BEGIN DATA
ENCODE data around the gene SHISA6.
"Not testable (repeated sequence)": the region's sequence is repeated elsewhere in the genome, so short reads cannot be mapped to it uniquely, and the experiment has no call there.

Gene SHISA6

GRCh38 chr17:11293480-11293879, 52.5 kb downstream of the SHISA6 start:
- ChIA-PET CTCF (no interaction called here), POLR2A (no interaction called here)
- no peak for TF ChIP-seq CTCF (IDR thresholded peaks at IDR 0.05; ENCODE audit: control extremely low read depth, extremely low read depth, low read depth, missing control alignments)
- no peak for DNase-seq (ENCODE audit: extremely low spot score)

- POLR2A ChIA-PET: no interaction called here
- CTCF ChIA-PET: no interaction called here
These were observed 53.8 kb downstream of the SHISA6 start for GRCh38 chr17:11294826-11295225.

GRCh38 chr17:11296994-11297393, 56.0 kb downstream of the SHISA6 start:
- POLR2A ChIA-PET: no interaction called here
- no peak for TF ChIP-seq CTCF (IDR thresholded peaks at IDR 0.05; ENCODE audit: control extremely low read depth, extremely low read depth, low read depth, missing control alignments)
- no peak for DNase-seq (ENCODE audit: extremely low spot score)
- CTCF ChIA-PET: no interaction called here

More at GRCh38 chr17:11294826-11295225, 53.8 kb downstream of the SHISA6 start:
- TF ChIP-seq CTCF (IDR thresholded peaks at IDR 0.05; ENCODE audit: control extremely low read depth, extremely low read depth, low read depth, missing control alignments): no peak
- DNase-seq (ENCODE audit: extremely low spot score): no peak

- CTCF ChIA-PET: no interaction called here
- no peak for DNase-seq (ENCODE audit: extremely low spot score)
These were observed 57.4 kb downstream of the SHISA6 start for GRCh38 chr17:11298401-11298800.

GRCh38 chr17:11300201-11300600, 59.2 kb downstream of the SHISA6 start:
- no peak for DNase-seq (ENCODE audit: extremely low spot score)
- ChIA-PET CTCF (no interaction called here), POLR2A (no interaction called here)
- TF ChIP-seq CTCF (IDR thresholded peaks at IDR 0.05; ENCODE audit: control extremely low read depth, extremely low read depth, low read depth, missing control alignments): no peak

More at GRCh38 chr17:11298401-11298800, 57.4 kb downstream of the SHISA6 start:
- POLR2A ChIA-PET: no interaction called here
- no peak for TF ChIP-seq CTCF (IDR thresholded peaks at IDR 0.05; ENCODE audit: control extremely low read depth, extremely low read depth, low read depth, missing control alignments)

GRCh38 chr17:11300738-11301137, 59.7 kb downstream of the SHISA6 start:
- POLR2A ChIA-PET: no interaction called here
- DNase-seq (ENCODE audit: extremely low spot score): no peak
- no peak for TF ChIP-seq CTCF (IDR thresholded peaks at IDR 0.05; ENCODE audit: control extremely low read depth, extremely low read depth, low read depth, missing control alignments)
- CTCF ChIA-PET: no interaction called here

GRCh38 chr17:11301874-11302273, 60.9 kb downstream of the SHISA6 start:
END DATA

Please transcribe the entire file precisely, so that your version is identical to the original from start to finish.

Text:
ENCODE data around the gene SHISA6.
"Not testable (repeated sequence)": the region's sequence is repeated elsewhere in the genome, so short reads cannot be mapped to it uniquely, and the experiment has no call there.

Gene SHISA6

GRCh38 chr17:11293480-11293879, 52.5 kb downstream of the SHISA6 start:
- ChIA-PET CTCF (no interaction called here), POLR2A (no interaction called here)
- no peak for TF ChIP-seq CTCF (IDR thresholded peaks at IDR 0.05; ENCODE audit: control extremely low read depth, extremely low read depth, low read depth, missing control alignments)
- no peak for DNase-seq (ENCODE audit: extremely low spot score)

- POLR2A ChIA-PET: no interaction called here
- CTCF ChIA-PET: no interaction called here
These were observed 53.8 kb downstream of the SHISA6 start for GRCh38 chr17:11294826-11295225.

GRCh38 chr17:11296994-11297393, 56.0 kb downstream of the SHISA6 start:
- POLR2A ChIA-PET: no interaction called here
- no peak for TF ChIP-seq CTCF (IDR thresholded peaks at IDR 0.05; ENCODE audit: control extremely low read depth, extremely low read depth, low read depth, missing control alignments)
- no peak for DNase-seq (ENCODE audit: extremely low spot score)
- CTCF ChIA-PET: no interaction called here

More at GRCh38 chr17:11294826-11295225, 53.8 kb downstream of the SHISA6 start:
- TF ChIP-seq CTCF (IDR thresholded peaks at IDR 0.05; ENCODE audit: control extremely low read depth, extremely low read depth, low read depth, missing control alignments): no peak
- DNase-seq (ENCODE audit: extremely low spot score): no peak

- CTCF ChIA-PET: no interaction called here
- no peak for DNase-seq (ENCODE audit: extremely low spot score)
These were observed 57.4 kb downstream of the SHISA6 start for GRCh38 chr17:11298401-11298800.

GRCh38 chr17:11300201-11300600, 59.2 kb downstream of the SHISA6 start:
- no peak for DNase-seq (ENCODE audit: extremely low spot score)
- ChIA-PET CTCF (no interaction called here), POLR2A (no interaction called here)
- TF ChIP-seq CTCF (IDR thresholded peaks at IDR 0.05; ENCODE audit: control extremely low read depth, extremely low read depth, low read depth, missing control alignments): no peak

More at GRCh38 chr17:11298401-11298800, 57.4 kb downstream of the SHISA6 start:
- POLR2A ChIA-PET: no interaction called here
- no peak for TF ChIP-seq CTCF (IDR thresholded peaks at IDR 0.05; ENCODE audit: control extremely low read depth, extremely low read depth, low read depth, missing control alignments)

GRCh38 chr17:11300738-11301137, 59.7 kb downstream of the SHISA6 start:
- POLR2A ChIA-PET: no interaction called here
- DNase-seq (ENCODE audit: extremely low spot score): no peak
- no peak for TF ChIP-seq CTCF (IDR thresholded peaks at IDR 0.05; ENCODE audit: control extremely low read depth, extremely low read depth, low read depth, missing control alignments)
- CTCF ChIA-PET: no interaction called here

GRCh38 chr17:11301874-11302273, 60.9 kb downstream of the SHISA6 start: